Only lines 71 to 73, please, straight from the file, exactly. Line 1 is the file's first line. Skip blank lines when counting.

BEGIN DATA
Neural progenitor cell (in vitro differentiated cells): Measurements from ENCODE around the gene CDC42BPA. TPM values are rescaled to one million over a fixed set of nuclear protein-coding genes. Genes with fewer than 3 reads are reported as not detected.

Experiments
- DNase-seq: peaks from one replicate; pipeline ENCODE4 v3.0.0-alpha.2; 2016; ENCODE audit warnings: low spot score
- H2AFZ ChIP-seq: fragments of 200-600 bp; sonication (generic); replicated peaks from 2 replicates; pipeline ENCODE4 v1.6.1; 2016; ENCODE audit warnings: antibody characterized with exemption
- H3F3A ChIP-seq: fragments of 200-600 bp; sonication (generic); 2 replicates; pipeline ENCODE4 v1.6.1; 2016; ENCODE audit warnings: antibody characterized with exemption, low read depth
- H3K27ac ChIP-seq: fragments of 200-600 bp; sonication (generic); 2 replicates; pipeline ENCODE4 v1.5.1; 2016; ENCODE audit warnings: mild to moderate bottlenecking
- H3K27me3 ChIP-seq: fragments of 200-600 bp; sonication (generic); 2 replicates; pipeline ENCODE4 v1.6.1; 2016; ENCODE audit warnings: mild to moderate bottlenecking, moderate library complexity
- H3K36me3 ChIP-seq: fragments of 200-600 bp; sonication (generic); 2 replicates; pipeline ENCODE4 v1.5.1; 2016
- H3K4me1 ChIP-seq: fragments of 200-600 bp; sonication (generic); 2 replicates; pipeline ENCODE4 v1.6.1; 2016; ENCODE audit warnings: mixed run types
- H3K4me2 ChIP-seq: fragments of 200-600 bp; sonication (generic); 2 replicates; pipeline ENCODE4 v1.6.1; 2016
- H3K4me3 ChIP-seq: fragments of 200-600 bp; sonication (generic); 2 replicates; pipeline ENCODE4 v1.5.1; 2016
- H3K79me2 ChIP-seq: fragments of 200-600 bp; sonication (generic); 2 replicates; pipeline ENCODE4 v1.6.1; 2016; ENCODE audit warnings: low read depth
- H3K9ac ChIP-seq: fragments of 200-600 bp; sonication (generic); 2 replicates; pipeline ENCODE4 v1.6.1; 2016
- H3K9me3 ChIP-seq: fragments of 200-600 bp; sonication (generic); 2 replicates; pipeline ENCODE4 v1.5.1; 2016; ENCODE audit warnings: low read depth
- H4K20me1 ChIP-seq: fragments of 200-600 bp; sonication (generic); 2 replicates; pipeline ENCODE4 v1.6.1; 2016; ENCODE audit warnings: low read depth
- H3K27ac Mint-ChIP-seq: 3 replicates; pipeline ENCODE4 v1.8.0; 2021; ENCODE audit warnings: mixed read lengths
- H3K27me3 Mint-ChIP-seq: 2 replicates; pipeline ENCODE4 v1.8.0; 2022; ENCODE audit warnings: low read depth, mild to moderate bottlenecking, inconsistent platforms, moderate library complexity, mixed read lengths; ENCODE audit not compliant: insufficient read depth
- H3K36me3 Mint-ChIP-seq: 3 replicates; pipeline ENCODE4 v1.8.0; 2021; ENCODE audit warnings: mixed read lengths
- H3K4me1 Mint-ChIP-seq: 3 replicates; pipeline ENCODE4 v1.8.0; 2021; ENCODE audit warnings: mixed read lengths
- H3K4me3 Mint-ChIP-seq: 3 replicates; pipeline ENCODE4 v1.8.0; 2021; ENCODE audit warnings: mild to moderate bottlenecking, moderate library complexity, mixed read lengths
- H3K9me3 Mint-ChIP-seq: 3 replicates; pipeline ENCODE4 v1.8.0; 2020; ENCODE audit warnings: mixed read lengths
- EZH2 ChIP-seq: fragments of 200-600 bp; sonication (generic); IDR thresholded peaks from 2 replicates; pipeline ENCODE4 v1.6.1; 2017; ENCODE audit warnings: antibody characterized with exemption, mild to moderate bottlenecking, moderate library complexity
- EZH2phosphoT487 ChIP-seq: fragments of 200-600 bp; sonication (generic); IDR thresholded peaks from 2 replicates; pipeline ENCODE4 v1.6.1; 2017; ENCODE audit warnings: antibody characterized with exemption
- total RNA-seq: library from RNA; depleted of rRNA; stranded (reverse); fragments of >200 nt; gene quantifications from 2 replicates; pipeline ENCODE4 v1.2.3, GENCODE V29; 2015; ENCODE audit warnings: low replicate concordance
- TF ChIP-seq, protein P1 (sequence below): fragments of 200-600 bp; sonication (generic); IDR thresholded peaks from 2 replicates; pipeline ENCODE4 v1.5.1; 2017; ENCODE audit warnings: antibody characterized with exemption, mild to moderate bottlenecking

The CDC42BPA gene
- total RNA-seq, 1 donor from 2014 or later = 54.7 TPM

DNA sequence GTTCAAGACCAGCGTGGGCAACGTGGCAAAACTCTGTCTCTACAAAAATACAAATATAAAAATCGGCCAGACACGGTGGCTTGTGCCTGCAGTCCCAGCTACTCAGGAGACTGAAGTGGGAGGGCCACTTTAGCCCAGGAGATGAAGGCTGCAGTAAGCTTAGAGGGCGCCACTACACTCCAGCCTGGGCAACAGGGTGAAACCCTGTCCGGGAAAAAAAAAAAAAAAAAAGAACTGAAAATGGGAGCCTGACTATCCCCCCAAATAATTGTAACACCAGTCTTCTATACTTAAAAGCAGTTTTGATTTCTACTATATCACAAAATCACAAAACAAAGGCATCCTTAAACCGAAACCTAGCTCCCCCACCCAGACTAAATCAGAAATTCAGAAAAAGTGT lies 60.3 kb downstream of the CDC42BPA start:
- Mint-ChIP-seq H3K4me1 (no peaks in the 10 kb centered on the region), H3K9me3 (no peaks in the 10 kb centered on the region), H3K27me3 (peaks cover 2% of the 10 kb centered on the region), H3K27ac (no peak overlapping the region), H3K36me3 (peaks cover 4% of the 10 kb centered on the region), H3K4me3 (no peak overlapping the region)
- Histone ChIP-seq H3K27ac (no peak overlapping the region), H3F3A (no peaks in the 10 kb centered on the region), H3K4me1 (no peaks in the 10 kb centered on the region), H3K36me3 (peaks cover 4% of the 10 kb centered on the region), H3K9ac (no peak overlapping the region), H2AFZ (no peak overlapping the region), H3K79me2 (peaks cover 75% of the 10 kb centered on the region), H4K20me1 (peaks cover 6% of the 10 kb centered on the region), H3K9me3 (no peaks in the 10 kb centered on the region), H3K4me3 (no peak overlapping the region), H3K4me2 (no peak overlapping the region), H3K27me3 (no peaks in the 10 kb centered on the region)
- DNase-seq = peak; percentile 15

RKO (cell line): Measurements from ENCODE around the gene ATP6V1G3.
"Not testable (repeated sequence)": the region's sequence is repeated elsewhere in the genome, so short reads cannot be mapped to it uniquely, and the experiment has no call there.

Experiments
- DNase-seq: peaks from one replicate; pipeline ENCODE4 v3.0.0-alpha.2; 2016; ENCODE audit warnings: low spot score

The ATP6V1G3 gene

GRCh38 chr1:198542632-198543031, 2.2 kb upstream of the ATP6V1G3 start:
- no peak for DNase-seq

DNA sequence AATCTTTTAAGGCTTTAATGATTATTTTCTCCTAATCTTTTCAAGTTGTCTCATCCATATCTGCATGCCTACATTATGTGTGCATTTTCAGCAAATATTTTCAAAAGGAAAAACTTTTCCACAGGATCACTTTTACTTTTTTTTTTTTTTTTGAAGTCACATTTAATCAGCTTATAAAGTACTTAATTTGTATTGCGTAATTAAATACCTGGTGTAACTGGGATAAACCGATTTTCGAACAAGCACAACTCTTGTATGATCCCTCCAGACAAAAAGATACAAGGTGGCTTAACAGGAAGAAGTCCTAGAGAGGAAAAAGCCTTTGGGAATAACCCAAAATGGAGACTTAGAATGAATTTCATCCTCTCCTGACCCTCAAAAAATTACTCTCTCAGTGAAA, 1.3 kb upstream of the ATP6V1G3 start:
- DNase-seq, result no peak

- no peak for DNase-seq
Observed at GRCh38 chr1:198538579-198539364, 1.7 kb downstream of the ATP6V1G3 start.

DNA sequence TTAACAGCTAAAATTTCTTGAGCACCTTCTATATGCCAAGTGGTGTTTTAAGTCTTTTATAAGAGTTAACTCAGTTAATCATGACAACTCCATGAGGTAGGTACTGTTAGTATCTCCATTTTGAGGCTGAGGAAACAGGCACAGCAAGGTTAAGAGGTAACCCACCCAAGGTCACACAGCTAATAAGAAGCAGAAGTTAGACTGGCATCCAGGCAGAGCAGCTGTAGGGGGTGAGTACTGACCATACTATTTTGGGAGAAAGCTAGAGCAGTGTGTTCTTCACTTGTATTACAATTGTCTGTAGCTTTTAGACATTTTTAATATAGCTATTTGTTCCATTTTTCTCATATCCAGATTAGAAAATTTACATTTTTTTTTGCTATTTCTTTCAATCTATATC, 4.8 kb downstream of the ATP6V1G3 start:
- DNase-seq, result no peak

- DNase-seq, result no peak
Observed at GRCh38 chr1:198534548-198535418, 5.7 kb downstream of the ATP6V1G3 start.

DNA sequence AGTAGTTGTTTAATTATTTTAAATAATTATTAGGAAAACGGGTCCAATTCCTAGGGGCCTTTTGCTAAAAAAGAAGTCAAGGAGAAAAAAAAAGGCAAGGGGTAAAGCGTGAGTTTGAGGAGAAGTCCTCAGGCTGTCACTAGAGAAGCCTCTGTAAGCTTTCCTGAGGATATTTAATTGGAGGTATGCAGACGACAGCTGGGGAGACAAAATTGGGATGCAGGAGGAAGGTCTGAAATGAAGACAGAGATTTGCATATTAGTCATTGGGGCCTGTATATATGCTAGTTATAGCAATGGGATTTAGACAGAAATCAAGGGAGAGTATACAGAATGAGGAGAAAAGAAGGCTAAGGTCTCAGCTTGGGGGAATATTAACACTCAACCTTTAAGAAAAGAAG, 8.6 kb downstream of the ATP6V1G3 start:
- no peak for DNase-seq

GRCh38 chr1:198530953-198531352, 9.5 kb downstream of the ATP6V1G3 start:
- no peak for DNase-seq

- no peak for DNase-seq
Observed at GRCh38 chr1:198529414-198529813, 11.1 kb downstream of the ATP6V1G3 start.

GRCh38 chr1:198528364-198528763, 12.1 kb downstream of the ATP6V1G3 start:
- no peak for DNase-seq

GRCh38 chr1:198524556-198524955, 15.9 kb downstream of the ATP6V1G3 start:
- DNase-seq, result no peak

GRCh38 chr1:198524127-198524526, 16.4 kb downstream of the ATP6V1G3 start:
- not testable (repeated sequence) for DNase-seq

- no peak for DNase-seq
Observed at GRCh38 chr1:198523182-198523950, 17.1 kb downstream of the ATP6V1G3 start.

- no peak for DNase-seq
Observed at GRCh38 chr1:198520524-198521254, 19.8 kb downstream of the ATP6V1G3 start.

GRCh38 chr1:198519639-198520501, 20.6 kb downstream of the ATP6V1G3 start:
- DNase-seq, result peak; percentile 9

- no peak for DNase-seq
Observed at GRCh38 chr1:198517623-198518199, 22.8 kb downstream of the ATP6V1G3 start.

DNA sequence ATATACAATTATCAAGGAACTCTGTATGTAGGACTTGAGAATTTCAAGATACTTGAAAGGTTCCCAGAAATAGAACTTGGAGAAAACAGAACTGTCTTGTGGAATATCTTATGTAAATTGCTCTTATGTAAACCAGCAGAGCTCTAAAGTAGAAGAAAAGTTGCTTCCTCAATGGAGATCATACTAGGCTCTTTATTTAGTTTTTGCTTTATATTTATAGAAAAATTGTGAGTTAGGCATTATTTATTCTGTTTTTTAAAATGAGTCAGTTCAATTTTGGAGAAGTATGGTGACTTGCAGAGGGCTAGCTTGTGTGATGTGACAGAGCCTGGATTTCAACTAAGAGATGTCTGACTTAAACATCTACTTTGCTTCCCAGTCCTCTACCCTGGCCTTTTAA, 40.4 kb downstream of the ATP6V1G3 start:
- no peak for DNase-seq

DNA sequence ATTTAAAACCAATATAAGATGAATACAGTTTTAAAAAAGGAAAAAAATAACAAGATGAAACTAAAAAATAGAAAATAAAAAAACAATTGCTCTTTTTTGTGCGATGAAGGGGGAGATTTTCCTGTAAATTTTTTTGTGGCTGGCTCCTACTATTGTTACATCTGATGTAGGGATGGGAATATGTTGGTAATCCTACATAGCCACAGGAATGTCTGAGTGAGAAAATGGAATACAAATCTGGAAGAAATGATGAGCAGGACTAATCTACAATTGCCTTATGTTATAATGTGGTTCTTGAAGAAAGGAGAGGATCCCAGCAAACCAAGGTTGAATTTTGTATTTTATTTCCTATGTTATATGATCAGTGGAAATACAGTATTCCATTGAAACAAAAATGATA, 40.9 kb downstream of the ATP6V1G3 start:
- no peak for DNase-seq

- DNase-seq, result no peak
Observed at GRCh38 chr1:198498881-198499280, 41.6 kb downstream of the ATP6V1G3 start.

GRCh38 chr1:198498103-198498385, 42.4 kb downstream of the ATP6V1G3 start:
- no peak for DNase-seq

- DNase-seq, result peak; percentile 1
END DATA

- DNase-seq, result no peak
Observed at GRCh38 chr1:198498881-198499280, 41.6 kb downstream of the ATP6V1G3 start.

GRCh38 chr1:198498103-198498385, 42.4 kb downstream of the ATP6V1G3 start: